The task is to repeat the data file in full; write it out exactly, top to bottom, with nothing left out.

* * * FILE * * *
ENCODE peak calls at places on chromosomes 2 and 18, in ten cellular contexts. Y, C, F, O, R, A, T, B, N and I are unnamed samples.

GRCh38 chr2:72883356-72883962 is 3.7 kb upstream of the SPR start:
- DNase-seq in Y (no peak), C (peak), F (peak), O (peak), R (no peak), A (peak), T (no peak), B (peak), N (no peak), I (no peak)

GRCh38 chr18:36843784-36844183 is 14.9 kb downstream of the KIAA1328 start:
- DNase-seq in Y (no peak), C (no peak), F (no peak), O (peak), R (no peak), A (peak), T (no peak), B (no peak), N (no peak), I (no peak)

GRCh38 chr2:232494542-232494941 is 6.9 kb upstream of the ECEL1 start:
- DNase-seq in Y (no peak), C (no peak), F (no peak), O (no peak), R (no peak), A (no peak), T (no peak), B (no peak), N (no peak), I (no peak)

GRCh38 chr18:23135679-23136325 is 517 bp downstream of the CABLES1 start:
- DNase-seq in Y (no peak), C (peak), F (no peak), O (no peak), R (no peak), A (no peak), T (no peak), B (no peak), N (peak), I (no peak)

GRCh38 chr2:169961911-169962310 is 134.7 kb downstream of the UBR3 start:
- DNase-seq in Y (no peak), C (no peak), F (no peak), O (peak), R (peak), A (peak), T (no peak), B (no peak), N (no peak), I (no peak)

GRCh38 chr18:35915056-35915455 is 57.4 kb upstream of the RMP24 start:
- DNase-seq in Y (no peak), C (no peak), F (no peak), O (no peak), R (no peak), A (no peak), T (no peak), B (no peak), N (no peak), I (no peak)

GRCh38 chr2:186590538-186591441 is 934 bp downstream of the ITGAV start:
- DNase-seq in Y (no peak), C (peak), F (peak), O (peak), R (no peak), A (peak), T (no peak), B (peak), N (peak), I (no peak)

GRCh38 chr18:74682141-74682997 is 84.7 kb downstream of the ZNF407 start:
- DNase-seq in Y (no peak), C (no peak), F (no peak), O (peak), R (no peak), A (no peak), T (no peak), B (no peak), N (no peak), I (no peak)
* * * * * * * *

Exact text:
ENCODE peak calls at places on chromosomes 2 and 18, in ten cellular contexts. Y, C, F, O, R, A, T, B, N and I are unnamed samples.

GRCh38 chr2:72883356-72883962 is 3.7 kb upstream of the SPR start:
- DNase-seq in Y (no peak), C (peak), F (peak), O (peak), R (no peak), A (peak), T (no peak), B (peak), N (no peak), I (no peak)

GRCh38 chr18:36843784-36844183 is 14.9 kb downstream of the KIAA1328 start:
- DNase-seq in Y (no peak), C (no peak), F (no peak), O (peak), R (no peak), A (peak), T (no peak), B (no peak), N (no peak), I (no peak)

GRCh38 chr2:232494542-232494941 is 6.9 kb upstream of the ECEL1 start:
- DNase-seq in Y (no peak), C (no peak), F (no peak), O (no peak), R (no peak), A (no peak), T (no peak), B (no peak), N (no peak), I (no peak)

GRCh38 chr18:23135679-23136325 is 517 bp downstream of the CABLES1 start:
- DNase-seq in Y (no peak), C (peak), F (no peak), O (no peak), R (no peak), A (no peak), T (no peak), B (no peak), N (peak), I (no peak)

GRCh38 chr2:169961911-169962310 is 134.7 kb downstream of the UBR3 start:
- DNase-seq in Y (no peak), C (no peak), F (no peak), O (peak), R (peak), A (peak), T (no peak), B (no peak), N (no peak), I (no peak)

GRCh38 chr18:35915056-35915455 is 57.4 kb upstream of the RMP24 start:
- DNase-seq in Y (no peak), C (no peak), F (no peak), O (no peak), R (no peak), A (no peak), T (no peak), B (no peak), N (no peak), I (no peak)

GRCh38 chr2:186590538-186591441 is 934 bp downstream of the ITGAV start:
- DNase-seq in Y (no peak), C (peak), F (peak), O (peak), R (no peak), A (peak), T (no peak), B (peak), N (peak), I (no peak)

GRCh38 chr18:74682141-74682997 is 84.7 kb downstream of the ZNF407 start:
- DNase-seq in Y (no peak), C (no peak), F (no peak), O (peak), R (no peak), A (no peak), T (no peak), B (no peak), N (no peak), I (no peak)